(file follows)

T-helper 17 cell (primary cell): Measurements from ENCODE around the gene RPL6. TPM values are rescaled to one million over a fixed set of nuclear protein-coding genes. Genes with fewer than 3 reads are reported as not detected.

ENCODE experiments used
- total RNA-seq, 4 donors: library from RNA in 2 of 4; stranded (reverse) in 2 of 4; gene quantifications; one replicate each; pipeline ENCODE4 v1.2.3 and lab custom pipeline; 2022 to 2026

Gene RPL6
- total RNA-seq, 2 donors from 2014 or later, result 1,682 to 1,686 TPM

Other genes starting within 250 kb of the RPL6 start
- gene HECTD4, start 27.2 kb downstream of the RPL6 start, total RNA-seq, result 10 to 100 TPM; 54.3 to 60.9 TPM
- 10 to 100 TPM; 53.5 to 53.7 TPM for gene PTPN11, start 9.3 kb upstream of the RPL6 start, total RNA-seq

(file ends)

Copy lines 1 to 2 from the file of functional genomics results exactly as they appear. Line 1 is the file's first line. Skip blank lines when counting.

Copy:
T-helper 17 cell (primary cell): Measurements from ENCODE around the gene RPL6. TPM values are rescaled to one million over a fixed set of nuclear protein-coding genes. Genes with fewer than 3 reads are reported as not detected.

ENCODE experiments used